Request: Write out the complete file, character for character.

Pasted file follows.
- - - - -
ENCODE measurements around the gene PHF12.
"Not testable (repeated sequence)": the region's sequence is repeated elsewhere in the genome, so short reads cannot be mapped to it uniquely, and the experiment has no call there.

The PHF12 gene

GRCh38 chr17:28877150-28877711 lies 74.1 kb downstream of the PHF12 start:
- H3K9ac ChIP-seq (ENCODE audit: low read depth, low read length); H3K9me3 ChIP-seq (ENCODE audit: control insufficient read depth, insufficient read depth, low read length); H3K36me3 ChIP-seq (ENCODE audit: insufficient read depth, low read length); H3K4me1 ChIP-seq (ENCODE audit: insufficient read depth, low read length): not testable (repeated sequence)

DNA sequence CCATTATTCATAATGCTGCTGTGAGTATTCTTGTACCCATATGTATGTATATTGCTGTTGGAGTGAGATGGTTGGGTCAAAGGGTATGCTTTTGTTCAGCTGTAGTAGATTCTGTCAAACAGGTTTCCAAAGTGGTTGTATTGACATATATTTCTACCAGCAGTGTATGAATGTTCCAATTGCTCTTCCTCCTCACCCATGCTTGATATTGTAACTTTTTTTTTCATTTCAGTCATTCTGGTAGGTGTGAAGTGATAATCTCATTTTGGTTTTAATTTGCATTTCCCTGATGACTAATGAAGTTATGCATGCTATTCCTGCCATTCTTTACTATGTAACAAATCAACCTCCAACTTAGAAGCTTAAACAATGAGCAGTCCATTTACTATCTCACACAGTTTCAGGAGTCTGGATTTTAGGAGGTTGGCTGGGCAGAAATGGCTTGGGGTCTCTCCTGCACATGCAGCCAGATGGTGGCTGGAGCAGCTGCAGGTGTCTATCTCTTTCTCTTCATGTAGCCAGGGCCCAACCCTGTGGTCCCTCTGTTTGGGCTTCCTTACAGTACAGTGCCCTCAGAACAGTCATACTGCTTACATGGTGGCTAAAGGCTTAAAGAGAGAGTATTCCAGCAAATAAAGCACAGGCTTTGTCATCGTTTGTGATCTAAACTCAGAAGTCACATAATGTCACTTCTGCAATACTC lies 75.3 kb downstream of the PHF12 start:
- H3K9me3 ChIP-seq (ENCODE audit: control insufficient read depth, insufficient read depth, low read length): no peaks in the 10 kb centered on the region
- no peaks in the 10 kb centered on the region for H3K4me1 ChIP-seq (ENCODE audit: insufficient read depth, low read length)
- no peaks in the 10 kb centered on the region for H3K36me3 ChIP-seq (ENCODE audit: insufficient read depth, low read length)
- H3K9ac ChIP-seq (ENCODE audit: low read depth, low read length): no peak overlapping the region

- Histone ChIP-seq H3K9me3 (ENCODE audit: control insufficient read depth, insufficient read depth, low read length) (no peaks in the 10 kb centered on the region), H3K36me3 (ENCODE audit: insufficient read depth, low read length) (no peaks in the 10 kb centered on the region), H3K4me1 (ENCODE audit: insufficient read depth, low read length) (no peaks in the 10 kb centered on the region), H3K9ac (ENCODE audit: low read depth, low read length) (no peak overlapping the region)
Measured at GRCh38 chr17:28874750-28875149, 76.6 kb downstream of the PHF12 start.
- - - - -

ENCODE measurements around the gene PHF12.
"Not testable (repeated sequence)": the region's sequence is repeated elsewhere in the genome, so short reads cannot be mapped to it uniquely, and the experiment has no call there.

The PHF12 gene

GRCh38 chr17:28877150-28877711 lies 74.1 kb downstream of the PHF12 start:
- H3K9ac ChIP-seq (ENCODE audit: low read depth, low read length); H3K9me3 ChIP-seq (ENCODE audit: control insufficient read depth, insufficient read depth, low read length); H3K36me3 ChIP-seq (ENCODE audit: insufficient read depth, low read length); H3K4me1 ChIP-seq (ENCODE audit: insufficient read depth, low read length): not testable (repeated sequence)

DNA sequence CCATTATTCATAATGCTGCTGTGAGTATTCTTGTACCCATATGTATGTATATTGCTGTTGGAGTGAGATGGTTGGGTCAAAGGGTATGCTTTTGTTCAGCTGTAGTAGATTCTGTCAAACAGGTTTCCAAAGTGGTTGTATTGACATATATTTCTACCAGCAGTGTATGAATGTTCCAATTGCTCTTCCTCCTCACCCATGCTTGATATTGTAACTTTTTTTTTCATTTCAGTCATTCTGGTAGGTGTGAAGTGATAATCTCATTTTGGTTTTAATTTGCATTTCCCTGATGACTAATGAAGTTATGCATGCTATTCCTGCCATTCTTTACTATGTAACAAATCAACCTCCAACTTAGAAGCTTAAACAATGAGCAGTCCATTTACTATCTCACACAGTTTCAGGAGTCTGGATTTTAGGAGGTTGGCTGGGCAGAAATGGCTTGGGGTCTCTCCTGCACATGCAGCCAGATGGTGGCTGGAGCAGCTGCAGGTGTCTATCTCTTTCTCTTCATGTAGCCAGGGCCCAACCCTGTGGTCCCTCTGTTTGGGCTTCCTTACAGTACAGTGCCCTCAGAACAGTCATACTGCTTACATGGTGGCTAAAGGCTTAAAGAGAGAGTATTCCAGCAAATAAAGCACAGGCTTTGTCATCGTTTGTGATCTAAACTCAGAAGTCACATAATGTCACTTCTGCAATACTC lies 75.3 kb downstream of the PHF12 start:
- H3K9me3 ChIP-seq (ENCODE audit: control insufficient read depth, insufficient read depth, low read length): no peaks in the 10 kb centered on the region
- no peaks in the 10 kb centered on the region for H3K4me1 ChIP-seq (ENCODE audit: insufficient read depth, low read length)
- no peaks in the 10 kb centered on the region for H3K36me3 ChIP-seq (ENCODE audit: insufficient read depth, low read length)
- H3K9ac ChIP-seq (ENCODE audit: low read depth, low read length): no peak overlapping the region

- Histone ChIP-seq H3K9me3 (ENCODE audit: control insufficient read depth, insufficient read depth, low read length) (no peaks in the 10 kb centered on the region), H3K36me3 (ENCODE audit: insufficient read depth, low read length) (no peaks in the 10 kb centered on the region), H3K4me1 (ENCODE audit: insufficient read depth, low read length) (no peaks in the 10 kb centered on the region), H3K9ac (ENCODE audit: low read depth, low read length) (no peak overlapping the region)
Measured at GRCh38 chr17:28874750-28875149, 76.6 kb downstream of the PHF12 start.